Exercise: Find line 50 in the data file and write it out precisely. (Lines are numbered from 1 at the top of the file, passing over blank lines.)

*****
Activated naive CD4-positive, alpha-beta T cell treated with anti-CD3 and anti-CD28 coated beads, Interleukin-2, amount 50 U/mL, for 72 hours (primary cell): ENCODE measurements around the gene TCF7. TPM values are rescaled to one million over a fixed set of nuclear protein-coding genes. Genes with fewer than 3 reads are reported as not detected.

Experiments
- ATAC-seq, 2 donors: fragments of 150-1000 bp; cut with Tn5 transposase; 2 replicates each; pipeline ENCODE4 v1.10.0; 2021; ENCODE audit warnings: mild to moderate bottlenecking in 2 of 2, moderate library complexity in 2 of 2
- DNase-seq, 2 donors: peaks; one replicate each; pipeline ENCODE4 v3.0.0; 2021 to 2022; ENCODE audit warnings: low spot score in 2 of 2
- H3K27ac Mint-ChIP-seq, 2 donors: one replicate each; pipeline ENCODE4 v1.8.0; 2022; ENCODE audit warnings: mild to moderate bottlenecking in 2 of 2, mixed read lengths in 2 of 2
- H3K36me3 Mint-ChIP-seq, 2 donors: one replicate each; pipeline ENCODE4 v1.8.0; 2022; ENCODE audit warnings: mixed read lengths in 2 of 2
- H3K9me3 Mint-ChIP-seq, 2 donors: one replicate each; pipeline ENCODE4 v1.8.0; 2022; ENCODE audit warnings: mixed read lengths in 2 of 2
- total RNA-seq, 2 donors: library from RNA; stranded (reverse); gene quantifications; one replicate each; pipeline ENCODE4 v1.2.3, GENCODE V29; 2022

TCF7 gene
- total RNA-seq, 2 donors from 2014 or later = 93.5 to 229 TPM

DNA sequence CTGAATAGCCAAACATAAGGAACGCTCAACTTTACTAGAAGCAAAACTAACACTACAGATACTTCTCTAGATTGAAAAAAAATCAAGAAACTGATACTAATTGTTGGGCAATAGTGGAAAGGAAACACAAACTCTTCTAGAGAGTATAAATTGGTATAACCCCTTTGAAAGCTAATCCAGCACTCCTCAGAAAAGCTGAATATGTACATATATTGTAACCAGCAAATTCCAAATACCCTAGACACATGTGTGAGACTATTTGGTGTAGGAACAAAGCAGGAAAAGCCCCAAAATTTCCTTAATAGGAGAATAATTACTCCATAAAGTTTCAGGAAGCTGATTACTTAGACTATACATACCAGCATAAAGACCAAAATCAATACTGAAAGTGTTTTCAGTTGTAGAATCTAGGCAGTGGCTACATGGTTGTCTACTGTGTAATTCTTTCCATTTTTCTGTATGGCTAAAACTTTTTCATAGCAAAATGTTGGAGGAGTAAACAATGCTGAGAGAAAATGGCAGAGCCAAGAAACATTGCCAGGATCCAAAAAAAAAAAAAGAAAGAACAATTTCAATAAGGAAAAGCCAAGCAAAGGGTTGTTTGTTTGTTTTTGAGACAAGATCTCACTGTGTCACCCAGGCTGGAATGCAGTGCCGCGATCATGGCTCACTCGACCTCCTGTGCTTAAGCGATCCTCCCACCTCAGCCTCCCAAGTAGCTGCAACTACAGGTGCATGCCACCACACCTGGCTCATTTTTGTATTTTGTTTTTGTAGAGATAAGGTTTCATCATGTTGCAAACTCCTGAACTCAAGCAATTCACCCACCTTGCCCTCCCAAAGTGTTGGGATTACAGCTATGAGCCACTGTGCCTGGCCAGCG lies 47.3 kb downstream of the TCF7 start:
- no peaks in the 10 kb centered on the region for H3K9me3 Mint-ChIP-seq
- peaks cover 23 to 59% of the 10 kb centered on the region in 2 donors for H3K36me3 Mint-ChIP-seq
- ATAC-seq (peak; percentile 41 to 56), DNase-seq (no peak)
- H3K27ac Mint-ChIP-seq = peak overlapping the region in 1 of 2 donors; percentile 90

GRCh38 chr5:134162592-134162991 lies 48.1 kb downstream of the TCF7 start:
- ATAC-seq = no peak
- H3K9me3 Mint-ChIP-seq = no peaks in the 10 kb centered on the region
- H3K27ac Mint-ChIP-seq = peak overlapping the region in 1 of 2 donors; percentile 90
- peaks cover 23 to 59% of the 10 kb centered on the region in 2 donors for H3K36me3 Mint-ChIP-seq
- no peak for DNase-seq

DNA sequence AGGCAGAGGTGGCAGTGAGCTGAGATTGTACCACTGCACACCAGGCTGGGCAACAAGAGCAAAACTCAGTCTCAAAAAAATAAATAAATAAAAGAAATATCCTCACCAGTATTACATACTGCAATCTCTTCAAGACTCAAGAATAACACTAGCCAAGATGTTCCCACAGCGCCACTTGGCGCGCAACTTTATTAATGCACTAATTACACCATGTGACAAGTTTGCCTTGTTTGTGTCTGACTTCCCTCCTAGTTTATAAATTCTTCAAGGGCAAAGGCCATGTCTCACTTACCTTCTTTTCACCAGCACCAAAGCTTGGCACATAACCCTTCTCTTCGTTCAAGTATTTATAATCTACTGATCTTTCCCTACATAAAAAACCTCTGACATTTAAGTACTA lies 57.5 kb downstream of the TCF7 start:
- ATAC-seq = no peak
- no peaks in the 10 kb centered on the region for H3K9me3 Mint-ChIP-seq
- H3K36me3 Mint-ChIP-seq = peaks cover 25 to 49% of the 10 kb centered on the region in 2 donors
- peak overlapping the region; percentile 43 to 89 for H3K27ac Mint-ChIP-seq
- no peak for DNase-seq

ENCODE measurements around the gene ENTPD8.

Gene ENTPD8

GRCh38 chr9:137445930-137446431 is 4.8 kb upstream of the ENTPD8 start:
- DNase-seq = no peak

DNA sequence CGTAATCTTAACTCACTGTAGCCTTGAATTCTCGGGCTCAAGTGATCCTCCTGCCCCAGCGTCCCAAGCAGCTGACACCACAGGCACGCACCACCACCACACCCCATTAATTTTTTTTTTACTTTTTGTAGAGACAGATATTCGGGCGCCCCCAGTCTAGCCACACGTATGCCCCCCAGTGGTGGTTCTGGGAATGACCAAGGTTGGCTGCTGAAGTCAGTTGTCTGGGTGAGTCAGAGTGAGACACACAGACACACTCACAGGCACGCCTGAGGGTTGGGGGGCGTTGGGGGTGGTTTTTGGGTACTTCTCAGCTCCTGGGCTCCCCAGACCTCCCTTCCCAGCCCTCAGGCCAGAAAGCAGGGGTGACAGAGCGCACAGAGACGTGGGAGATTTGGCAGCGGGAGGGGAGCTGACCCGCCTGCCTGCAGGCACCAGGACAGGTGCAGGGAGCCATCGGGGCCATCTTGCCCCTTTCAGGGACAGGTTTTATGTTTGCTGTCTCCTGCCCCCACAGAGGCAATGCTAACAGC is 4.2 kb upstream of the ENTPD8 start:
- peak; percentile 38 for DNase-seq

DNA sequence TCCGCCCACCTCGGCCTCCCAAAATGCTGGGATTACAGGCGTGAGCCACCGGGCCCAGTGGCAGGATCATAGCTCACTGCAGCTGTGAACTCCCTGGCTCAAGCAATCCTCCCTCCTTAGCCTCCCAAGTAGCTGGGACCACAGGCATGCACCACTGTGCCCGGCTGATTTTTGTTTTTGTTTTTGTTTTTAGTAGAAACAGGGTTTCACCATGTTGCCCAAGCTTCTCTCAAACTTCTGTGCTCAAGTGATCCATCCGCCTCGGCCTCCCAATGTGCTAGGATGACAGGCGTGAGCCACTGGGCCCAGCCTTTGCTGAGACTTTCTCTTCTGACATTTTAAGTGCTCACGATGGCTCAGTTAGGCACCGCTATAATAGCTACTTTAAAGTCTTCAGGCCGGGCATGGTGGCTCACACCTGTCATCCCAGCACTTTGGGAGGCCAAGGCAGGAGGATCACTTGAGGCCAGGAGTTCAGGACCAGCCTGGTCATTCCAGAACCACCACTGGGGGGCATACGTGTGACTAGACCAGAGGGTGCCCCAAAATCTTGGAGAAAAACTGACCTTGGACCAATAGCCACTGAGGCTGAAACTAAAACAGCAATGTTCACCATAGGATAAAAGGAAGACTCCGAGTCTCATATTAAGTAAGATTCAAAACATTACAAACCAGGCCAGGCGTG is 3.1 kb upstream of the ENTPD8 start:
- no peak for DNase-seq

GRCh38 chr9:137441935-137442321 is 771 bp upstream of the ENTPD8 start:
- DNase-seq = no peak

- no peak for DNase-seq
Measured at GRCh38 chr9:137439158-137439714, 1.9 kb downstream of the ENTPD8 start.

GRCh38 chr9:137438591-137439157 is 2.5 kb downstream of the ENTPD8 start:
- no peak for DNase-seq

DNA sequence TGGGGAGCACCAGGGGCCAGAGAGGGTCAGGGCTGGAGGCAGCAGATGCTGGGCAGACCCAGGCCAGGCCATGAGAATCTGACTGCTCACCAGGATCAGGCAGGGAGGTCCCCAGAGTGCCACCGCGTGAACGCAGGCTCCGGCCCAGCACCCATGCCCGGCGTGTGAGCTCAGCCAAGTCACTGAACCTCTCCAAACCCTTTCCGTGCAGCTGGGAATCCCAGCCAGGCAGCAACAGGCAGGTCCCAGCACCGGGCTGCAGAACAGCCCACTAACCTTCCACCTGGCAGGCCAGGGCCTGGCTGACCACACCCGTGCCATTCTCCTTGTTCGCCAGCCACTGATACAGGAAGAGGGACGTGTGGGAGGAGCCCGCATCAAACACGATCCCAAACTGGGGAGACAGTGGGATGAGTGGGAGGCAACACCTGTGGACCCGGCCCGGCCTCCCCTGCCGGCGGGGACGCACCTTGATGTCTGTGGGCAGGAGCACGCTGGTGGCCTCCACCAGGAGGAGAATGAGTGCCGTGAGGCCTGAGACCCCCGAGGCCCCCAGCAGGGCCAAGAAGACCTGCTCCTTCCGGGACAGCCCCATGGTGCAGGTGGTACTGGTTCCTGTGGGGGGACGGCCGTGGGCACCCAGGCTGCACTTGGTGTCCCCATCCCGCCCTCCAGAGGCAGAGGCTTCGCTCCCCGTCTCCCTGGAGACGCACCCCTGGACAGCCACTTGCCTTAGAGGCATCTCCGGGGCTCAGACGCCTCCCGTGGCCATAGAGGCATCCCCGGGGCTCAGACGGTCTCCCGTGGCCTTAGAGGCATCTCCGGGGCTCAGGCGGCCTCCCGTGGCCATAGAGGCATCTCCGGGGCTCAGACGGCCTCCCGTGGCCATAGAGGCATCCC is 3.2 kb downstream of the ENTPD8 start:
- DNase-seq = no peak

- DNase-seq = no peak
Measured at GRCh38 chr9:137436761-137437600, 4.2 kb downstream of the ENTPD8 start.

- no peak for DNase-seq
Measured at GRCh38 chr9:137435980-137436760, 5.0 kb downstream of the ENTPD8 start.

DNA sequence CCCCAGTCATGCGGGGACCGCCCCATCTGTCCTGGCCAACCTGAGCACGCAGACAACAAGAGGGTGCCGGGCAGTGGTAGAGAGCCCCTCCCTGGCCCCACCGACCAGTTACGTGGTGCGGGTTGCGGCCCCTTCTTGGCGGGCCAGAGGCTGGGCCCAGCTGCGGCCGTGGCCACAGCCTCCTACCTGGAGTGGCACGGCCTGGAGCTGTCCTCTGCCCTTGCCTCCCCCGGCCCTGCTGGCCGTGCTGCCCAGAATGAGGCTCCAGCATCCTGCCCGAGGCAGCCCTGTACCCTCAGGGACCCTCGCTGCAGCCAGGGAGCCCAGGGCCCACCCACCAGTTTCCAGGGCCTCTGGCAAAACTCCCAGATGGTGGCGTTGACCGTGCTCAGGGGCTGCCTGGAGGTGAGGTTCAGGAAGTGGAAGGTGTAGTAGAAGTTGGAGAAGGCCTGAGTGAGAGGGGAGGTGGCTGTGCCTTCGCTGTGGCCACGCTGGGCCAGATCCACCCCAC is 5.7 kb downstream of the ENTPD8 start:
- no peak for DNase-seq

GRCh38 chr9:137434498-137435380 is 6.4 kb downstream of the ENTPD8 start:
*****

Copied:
GRCh38 chr9:137434498-137435380 is 6.4 kb downstream of the ENTPD8 start: